KRISTEN J. QUAIL, Plaintiff,
COMMISSIONER OF SOCIAL SECURITY, Defendant.
AMENDED REPORT AND RECOMMENDATION
JAMES R. KNEPP, II, Magistrate Judge.
Plaintiff Kristen J. Quail seeks judicial review of Defendant Commissioner of Social Security's decision to deny Disability Insurance Benefits (DIB). The district court has jurisdiction under 42 U.S.C. § 405(g). This case was referred to the undersigned for the filing of a Report and Recommendation pursuant to Local Rule 72.2. (Non-document entry dated April 17, 2012). For the reasons given below, the Court recommends that the Commissioner's decision denying benefits be affirmed..
On December 2, 2008, Plaintiff filed an application for DIB stating she was disabled due to bipolar disorder and neurological muscle seizures, and she alleged a disability onset date of October 12, 2007. (Tr. 164, 184). Her claim was denied initially (Tr. 125) and on reconsideration (Tr. 130). Plaintiff then requested a hearing before an administrative law judge (ALJ). (Tr. 133). Born June 21, 1959, Plaintiff was 52 years old when the hearing was held on April 28, 2011. (Tr. 27, 164). Plaintiff (represented by counsel) and a vocational expert (VE) testified at the hearing, after which the ALJ found Plaintiff not disabled. (Tr. 21, 27-120).
Reports to the Agency
Plaintiff explained she suffered from unpredictable muscle spasms, which limited her ability to move and drive and sometimes caused her to vomit. (Tr. 185). She said she suffered symptoms such as disconnected thoughts, fatigue, stiffness, depression, pain, confusion, and sleep problems. (Tr. 217, 224). Plaintiff reported taking a number of medications, did not report side effects, and believed they helped her conditions. (Tr. 190-91, 217, 223). She said her condition prevented her from sitting, standing, or laying down for long periods. (Tr. 201). She also reported stress and mental problems from bipolar disorder. (Tr. 201). Plaintiff explained she slept more than fifteen hours per day due to severe depression, did not bathe regularly, and drove infrequently. (Tr. 207, 211, 218). However, Plaintiff also said she could drive and went out alone, further reporting she shopped in stores and online. (Tr. 219).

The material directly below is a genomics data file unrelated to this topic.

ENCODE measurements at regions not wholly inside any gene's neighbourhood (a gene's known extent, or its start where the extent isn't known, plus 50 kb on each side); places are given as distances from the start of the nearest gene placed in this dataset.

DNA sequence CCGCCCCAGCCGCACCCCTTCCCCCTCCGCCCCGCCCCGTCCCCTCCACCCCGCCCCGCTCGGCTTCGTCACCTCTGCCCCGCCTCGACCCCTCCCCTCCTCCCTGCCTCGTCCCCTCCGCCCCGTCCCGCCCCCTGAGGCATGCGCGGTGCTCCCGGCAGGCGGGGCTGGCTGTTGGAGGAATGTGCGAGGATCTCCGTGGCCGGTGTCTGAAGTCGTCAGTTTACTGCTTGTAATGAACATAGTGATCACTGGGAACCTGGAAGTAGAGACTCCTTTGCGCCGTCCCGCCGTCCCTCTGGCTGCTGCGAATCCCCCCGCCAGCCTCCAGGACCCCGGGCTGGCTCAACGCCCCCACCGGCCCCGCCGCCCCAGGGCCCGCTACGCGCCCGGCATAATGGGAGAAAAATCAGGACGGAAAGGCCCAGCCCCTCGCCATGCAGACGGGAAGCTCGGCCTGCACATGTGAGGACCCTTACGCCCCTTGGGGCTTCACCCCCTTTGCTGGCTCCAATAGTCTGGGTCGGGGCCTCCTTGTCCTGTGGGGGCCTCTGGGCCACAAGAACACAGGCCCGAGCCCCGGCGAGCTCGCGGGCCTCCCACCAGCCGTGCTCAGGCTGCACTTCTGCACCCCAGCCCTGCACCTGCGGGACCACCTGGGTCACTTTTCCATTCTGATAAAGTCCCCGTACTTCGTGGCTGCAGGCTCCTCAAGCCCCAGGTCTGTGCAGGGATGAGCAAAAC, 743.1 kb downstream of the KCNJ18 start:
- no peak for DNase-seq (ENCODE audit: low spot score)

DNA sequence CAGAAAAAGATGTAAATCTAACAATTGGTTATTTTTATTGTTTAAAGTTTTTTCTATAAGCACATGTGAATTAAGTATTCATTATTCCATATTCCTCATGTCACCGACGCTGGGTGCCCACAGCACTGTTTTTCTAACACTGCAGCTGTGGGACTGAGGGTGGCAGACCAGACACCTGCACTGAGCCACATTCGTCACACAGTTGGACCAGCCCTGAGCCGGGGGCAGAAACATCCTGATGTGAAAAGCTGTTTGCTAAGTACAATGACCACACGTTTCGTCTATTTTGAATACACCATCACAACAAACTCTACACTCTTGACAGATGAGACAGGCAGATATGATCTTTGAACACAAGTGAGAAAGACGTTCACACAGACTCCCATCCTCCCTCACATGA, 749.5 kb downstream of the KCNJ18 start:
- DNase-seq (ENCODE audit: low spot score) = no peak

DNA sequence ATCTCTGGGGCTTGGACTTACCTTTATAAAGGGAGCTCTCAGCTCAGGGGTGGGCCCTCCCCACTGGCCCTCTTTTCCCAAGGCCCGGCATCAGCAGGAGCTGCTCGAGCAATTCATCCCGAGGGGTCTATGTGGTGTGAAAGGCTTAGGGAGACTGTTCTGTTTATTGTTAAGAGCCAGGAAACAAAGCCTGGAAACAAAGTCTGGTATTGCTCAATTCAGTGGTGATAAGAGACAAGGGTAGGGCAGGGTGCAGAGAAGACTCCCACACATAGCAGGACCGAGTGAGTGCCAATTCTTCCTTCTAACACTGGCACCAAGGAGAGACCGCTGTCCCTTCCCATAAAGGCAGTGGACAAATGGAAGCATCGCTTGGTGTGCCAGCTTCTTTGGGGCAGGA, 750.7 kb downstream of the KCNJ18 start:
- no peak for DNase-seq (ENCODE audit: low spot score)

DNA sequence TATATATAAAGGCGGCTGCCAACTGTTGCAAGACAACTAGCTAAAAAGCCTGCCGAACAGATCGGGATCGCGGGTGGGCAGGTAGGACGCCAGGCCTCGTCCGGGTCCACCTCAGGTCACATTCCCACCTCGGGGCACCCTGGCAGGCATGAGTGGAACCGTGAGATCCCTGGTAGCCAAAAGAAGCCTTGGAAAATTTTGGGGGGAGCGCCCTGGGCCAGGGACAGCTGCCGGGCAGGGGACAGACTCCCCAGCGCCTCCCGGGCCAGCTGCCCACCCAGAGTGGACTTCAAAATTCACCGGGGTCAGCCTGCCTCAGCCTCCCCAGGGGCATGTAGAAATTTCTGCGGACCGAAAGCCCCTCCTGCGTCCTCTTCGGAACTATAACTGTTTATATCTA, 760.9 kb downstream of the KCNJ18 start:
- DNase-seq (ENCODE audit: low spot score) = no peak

Plaintiff reported living in a house with family. (Tr. 216). She said she only sometimes cooked and generally did not prepare complete meals due to difficulty staying on her feet. (Tr. 218). Plaintiff said she and a housekeeper worked on household chores together, she shared other duties with her husband, and they hired a lawn service for yard work. (Tr. 219). Her reported hobbies included watching television, feeding and watching birds, and some cooking. (Tr. 220). She explained she generally did these things every day, but only did basic cooking and sometimes forgot to fill the bird feeders. (Tr. 220). Plaintiff said she no longer socialized with many of her friends. (Tr. 220). She also said she used a cane and had a handicap sticker for her car, which she stated a doctor had prescribed. (Tr. 222).
Plaintiff said her typical day consisted of waking up multiple times per night due to racing thoughts and taking Xanax to go back to sleep. (Tr. 226). She said she watched television, read, walked on her patio, and tried to do household chores. (Tr. 226). At one point, Plaintiff's mother-inlaw lived with Plaintiff and her husband, and Plaintiff helped care for her mother-in-law by giving her medications and making food for her. (Tr. 226). Plaintiff reported she and her husband both fed their cat. (Tr. 226). She explained her conditions prevented her from working full time, driving like she used to, cooking complex meals, gardening, and being on her feet. (Tr. 226).